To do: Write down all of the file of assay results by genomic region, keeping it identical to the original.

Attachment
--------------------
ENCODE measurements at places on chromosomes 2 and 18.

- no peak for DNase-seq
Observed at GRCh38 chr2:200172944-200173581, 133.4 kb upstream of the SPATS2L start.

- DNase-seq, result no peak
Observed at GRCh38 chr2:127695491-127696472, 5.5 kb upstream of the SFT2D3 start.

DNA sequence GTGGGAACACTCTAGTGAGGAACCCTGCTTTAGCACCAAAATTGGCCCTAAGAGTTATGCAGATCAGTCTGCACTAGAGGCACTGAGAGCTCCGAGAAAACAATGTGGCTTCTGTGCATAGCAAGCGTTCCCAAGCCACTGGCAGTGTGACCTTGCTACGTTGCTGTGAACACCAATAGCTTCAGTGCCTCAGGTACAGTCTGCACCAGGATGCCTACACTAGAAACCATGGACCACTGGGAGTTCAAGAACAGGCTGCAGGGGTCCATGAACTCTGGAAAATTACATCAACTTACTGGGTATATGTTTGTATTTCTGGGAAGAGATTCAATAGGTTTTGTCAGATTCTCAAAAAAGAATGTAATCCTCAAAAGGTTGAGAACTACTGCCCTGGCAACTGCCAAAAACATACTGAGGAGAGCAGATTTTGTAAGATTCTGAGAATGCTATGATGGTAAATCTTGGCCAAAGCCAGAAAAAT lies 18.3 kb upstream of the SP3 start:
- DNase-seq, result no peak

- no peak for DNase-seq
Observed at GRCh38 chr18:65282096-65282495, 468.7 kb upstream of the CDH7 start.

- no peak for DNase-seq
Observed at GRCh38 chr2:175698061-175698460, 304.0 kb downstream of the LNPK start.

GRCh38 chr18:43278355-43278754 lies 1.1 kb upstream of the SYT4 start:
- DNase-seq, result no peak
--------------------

ENCODE measurements at places on chromosomes 2 and 18.

- no peak for DNase-seq
Observed at GRCh38 chr2:200172944-200173581, 133.4 kb upstream of the SPATS2L start.

- DNase-seq, result no peak
Observed at GRCh38 chr2:127695491-127696472, 5.5 kb upstream of the SFT2D3 start.

DNA sequence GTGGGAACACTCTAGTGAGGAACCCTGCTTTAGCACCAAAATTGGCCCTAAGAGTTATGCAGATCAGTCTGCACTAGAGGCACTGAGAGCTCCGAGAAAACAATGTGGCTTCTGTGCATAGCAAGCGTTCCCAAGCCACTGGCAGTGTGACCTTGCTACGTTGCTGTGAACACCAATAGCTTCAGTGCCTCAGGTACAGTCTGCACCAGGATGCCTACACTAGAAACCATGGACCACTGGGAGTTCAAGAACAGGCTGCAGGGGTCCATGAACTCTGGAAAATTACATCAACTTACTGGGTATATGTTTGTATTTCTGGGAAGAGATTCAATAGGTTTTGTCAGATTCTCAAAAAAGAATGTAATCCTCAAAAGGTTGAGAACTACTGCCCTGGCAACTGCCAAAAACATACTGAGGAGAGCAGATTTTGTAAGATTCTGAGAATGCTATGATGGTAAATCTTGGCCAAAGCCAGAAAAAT lies 18.3 kb upstream of the SP3 start:
- DNase-seq, result no peak

- no peak for DNase-seq
Observed at GRCh38 chr18:65282096-65282495, 468.7 kb upstream of the CDH7 start.

- no peak for DNase-seq
Observed at GRCh38 chr2:175698061-175698460, 304.0 kb downstream of the LNPK start.

GRCh38 chr18:43278355-43278754 lies 1.1 kb upstream of the SYT4 start:
- DNase-seq, result no peak